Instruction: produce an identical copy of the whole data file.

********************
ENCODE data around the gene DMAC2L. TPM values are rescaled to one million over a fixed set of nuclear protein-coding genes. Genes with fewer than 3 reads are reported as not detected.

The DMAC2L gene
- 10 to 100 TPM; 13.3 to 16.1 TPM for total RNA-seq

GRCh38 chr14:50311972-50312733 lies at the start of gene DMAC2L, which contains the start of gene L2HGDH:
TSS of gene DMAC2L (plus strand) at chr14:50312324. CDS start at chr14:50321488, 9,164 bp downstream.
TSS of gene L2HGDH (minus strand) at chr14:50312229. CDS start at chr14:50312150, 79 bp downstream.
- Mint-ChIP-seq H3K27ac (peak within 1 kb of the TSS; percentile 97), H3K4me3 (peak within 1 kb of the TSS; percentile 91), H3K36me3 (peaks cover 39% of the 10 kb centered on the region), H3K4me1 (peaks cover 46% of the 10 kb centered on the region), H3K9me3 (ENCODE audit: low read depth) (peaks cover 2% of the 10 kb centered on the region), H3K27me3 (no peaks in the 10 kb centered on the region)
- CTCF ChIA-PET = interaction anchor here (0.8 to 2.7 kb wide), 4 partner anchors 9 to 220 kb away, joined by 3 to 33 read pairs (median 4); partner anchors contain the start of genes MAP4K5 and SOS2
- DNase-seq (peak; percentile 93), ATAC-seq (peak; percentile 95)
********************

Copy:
ENCODE data around the gene DMAC2L. TPM values are rescaled to one million over a fixed set of nuclear protein-coding genes. Genes with fewer than 3 reads are reported as not detected.

The DMAC2L gene
- 10 to 100 TPM; 13.3 to 16.1 TPM for total RNA-seq

GRCh38 chr14:50311972-50312733 lies at the start of gene DMAC2L, which contains the start of gene L2HGDH:
TSS of gene DMAC2L (plus strand) at chr14:50312324. CDS start at chr14:50321488, 9,164 bp downstream.
TSS of gene L2HGDH (minus strand) at chr14:50312229. CDS start at chr14:50312150, 79 bp downstream.
- Mint-ChIP-seq H3K27ac (peak within 1 kb of the TSS; percentile 97), H3K4me3 (peak within 1 kb of the TSS; percentile 91), H3K36me3 (peaks cover 39% of the 10 kb centered on the region), H3K4me1 (peaks cover 46% of the 10 kb centered on the region), H3K9me3 (ENCODE audit: low read depth) (peaks cover 2% of the 10 kb centered on the region), H3K27me3 (no peaks in the 10 kb centered on the region)
- CTCF ChIA-PET = interaction anchor here (0.8 to 2.7 kb wide), 4 partner anchors 9 to 220 kb away, joined by 3 to 33 read pairs (median 4); partner anchors contain the start of genes MAP4K5 and SOS2
- DNase-seq (peak; percentile 93), ATAC-seq (peak; percentile 95)